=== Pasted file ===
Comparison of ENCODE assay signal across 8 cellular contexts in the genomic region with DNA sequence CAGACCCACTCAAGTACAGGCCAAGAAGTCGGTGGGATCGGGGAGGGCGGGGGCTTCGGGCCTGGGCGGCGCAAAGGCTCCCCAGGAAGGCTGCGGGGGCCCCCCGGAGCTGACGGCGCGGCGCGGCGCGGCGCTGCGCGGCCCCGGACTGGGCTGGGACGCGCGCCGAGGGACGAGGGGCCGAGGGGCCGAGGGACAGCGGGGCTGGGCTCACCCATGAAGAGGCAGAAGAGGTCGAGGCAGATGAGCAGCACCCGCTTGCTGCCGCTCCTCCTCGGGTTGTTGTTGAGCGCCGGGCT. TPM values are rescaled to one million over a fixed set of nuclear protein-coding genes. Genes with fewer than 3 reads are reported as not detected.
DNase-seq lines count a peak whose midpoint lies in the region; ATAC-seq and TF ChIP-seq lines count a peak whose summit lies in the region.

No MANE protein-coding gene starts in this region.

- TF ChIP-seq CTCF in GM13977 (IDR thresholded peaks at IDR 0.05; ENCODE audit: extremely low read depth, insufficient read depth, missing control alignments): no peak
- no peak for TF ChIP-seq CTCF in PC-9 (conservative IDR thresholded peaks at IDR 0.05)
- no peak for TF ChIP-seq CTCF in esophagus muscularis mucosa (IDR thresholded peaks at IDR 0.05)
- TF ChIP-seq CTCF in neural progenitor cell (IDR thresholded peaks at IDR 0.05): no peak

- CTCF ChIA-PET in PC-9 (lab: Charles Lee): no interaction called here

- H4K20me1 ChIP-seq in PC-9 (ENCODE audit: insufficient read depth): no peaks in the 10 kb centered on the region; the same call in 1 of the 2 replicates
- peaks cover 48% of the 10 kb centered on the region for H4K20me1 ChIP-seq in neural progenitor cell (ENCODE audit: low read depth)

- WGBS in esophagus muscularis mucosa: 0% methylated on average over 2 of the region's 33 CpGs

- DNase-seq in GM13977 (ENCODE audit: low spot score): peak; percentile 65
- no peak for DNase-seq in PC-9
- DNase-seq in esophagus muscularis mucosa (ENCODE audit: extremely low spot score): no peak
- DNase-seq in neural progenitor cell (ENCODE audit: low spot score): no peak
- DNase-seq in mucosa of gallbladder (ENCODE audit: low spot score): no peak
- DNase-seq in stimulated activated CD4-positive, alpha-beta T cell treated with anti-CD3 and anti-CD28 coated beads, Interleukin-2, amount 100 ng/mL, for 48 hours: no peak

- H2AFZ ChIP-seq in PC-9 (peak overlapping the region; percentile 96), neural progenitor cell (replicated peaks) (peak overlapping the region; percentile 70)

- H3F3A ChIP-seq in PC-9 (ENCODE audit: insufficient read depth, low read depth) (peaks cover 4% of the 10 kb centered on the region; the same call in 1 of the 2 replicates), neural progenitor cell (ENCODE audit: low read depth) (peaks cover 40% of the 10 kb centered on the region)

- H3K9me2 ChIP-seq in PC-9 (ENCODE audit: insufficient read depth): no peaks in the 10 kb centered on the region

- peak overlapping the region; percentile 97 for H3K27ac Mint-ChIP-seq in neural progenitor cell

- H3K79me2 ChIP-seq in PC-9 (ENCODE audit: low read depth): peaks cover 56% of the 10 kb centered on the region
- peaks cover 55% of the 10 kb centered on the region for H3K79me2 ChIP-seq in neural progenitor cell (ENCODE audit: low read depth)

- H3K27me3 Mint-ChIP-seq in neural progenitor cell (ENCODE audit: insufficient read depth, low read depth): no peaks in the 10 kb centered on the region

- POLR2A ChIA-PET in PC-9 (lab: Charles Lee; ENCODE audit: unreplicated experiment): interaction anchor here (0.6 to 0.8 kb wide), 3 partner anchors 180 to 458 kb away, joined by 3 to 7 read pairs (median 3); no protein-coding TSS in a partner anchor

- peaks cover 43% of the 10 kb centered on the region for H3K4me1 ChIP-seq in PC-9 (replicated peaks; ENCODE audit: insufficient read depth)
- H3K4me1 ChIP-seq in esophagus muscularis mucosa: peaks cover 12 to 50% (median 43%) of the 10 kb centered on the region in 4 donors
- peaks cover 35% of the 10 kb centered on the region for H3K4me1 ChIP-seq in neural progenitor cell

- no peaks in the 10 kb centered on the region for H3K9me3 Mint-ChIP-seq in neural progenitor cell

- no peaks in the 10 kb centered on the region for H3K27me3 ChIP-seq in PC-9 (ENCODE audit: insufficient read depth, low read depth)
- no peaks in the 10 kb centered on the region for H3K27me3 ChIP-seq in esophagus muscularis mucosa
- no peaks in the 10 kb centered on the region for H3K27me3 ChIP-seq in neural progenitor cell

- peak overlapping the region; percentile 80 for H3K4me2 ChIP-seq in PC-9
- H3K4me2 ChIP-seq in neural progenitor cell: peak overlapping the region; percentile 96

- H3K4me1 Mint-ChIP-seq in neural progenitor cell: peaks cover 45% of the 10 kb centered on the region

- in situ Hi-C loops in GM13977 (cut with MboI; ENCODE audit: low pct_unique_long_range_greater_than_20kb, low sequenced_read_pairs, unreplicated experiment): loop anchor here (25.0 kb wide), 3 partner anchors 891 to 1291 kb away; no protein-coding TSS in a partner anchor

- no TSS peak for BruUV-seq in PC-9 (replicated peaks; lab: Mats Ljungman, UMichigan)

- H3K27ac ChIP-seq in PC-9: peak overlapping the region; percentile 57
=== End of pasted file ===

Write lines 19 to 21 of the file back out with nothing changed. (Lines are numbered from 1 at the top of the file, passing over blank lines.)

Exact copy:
- H3F3A ChIP-seq in PC-9 (ENCODE audit: insufficient read depth, low read depth) (peaks cover 4% of the 10 kb centered on the region; the same call in 1 of the 2 replicates), neural progenitor cell (ENCODE audit: low read depth) (peaks cover 40% of the 10 kb centered on the region)

- H3K9me2 ChIP-seq in PC-9 (ENCODE audit: insufficient read depth): no peaks in the 10 kb centered on the region

- peak overlapping the region; percentile 97 for H3K27ac Mint-ChIP-seq in neural progenitor cell